By Carl Nix
Firefighters are often thrown into situations that require them to make decisions based on what they see or think they see.
I was speaking with a fellow firefighter who shared a story with me about a recent call his crew responded to. It was a call to a local business whose fire alarm had activated. On arrival, the firefighters used the thermal imaging camera (TIC) to scan the interior walls of the business and noticed a hot spot on one wall. The crew decided to open up the wall; instead of finding what they thought would be a smoldering fire, they found a hot water heater on the other side of the wall.
When using a TIC to locate hidden fires, firefighters should look for anomalies in the thermal signature of surfaces that cannot be explained by ordinary heat sources. The shape of the thermal anomaly is important to understand. If the image shows straight sides, it most likely suggests a heat source between studs of some other structural component. A change in the shape, particularly vertical growth, suggests the fire may be intensifying. When using a TIC, it is very helpful to look for thermal comparisons when investigating an area. Firefighters can compare the area being investigated with other areas and make determinations.
|1 Thermal imaging cameras can help firefighters detect hidden fires by scanning the exterior of a structure. (Photos courtesy of Bullard.)|
Concealed fires can be obvious, manifesting in such ways as blistering paint, smoke emitting from a wall, or cracking sounds from combustion. A smaller fire, however, may not offer obvious clues to its exact location within the structure. Sometimes the fire is out of plain sight, complicating the process of detection, containment, and suppression. To distinguish abnormal from normal, firefighters should consider what ordinary heat sources could be and how they may be impacting thermal signatures. Some examples include a working appliance on the other side of the wall, active heat ducts inside the wall, and outside sunlight affecting the area and warming it.
The crew who busted through the wall only to find a water heater could have prevented unnecessary damage to the business if members had just looked behind the adjacent door. The use of thermal imaging technology in firefighting is second to none, but firefighters must always use their judgment and experience first before relying solely on thermal imaging technology.
|2 Thermal imaging cameras can help firefighters detect hidden fires by scanning the exterior of a structure. (Photos courtesy of Bullard.)|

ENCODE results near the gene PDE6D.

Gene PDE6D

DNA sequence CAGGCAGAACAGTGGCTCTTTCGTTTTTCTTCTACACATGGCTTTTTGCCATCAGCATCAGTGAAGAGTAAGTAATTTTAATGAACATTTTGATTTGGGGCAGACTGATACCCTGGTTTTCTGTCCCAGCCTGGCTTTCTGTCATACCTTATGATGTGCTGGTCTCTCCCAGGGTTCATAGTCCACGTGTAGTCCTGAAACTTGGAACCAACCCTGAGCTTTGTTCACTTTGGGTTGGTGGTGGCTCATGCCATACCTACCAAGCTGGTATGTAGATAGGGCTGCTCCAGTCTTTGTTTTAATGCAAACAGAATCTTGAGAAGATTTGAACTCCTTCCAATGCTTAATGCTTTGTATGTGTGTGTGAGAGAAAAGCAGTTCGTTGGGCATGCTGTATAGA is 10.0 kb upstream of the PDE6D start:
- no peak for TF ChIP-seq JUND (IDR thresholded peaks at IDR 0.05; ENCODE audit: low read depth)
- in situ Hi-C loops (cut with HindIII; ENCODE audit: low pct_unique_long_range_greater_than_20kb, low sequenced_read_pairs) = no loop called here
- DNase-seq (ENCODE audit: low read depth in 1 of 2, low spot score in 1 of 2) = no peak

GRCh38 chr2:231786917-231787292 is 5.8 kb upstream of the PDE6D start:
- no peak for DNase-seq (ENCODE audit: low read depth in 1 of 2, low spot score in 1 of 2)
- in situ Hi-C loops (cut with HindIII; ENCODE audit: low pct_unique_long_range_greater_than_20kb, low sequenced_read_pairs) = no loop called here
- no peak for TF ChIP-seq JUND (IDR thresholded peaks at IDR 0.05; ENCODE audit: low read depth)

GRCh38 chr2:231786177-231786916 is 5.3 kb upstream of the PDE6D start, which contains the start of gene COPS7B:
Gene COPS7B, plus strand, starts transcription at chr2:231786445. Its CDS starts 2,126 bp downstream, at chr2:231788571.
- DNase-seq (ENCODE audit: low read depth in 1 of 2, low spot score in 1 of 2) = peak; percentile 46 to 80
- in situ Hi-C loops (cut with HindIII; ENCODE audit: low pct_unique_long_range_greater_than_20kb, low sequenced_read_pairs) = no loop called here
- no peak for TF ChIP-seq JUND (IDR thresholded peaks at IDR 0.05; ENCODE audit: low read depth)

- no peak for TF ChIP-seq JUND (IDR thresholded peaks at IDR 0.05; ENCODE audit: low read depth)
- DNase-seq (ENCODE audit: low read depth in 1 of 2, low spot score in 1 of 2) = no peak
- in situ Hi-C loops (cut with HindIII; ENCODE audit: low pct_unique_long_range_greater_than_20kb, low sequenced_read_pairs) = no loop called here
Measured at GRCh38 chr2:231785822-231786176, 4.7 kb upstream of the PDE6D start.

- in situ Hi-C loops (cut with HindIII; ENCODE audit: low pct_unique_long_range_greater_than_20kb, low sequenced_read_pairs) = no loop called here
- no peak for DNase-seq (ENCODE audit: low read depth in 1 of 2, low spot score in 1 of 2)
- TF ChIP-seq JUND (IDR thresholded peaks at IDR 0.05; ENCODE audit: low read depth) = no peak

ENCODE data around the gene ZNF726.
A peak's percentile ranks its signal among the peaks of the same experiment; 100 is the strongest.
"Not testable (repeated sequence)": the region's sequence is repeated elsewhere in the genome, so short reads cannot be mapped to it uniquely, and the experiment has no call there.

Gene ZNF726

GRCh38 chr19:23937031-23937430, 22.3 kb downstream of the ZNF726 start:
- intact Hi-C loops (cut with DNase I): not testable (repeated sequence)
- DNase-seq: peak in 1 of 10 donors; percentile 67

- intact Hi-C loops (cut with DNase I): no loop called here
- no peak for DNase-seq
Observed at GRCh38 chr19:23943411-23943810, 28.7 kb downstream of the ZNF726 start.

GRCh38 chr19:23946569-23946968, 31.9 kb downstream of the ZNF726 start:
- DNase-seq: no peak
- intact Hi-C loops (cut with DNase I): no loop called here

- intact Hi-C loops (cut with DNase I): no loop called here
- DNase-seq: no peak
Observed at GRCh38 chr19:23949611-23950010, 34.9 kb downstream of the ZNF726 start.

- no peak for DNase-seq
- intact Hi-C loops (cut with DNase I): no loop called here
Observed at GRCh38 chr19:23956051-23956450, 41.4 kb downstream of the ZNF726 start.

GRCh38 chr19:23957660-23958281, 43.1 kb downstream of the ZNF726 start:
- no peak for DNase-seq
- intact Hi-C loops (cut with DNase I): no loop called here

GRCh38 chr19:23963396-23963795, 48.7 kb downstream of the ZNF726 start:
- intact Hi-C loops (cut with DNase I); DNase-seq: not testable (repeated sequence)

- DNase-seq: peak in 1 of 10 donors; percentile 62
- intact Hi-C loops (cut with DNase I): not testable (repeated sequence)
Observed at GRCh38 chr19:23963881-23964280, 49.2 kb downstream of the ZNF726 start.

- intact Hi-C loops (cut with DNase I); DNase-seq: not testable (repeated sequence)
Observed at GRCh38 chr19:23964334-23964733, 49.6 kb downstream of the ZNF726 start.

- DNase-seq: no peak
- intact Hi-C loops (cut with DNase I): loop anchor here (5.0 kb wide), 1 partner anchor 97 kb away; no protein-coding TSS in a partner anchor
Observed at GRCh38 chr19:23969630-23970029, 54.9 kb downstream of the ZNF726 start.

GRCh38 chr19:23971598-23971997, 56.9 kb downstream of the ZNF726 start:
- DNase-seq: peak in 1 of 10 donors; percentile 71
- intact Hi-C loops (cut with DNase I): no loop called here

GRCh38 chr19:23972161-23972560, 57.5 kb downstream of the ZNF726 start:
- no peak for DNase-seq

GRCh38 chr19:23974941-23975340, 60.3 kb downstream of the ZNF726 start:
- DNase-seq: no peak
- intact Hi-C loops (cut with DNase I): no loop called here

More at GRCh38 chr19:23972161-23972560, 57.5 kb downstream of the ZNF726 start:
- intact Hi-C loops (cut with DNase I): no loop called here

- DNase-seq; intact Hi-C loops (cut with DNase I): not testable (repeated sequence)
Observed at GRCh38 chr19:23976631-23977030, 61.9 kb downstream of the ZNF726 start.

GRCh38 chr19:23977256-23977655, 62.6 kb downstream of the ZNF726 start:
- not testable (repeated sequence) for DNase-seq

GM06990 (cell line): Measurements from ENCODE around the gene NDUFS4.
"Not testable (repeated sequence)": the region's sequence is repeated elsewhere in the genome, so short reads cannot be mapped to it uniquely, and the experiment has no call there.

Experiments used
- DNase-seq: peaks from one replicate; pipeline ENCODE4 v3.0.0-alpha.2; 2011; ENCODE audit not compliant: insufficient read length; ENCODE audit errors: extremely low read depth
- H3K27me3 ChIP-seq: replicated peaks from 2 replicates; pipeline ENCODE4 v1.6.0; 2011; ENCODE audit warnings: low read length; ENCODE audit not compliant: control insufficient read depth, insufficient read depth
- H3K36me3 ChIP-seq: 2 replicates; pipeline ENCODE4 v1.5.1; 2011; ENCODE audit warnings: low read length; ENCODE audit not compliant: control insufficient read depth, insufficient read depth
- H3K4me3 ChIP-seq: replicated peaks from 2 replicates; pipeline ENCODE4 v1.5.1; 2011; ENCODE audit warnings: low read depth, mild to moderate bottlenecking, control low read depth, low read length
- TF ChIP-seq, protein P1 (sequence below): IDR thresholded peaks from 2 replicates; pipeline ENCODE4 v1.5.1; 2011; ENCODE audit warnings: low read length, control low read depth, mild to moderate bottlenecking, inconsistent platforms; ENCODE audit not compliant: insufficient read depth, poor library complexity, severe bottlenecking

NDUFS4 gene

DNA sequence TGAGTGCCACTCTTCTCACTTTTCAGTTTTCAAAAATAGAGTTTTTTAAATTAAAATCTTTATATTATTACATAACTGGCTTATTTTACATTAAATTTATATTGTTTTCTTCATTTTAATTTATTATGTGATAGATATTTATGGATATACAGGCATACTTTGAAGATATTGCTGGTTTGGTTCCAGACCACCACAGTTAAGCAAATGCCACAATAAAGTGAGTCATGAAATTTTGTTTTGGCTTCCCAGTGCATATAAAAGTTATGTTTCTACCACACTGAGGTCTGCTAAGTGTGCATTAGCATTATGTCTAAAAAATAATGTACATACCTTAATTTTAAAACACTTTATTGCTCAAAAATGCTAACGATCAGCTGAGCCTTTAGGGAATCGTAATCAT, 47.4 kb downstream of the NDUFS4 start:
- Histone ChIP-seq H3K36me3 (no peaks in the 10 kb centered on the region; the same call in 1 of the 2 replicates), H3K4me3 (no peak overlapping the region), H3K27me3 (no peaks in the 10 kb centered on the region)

A TIC, without a doubt, can simplify and expedite the task at hand when searching interiors of a structure looking for hidden fire conditions. A firefighter can scan the interior wall and ceiling surfaces of a structure for signs of abnormal heat from a distance of at least 10 to 15 feet away, providing a broad perspective of possible hidden heat conditions. Concealed or void space fires frequently involve electrical circuits or equipment. Use your TIC to perform a thermal scan on an electrical panel to see if a circuit is showing a relatively greater heat signature when compared to other circuits.
Firefighters can also use a TIC to detect hidden fires from the structure’s exterior. Thermal signatures that seem abnormal or out of place can indicate a hidden problem. Keep in mind, however, that environmental conditions can affect thermal signatures, making it more challenging to accurately locate the hidden fire. For example, in bright daylight, the sun beating on an exterior wall can often look like a problem area to the TIC when it really isn’t. Other times, the sun can mask or disguise a real issue. Similarly, multiple layers of a built-up roof can help hide concealed fires underneath. These examples further point out why firefighters need to thoroughly investigate what the TIC is showing them to confirm the information and make the right tactical decision.
Some of the most challenging fire conditions we respond to are the ones we don’t see. The examples in this column apply not only to locating the initial fire location and controlling it but also to the overhaul stage. Using the TIC to pinpoint problematic hot spots might reduce the chance of a rekindle. The TIC is just one more tool in a fire department’s arsenal to help locate and control fires that firefighters can’t see.
Carl Nix is a 30-year veteran of the fire service and a retired battalion chief of the Grapevine (TX) Fire Department. He serves as an adjunct instructor for North Central Texas College and a thermal imaging instructor for Bullard. Nix has a bachelor of science degree in fire administration and is a guest instructor for Texas A&M Engineering Extension Service’s (TEEX) annual fire training in Texas.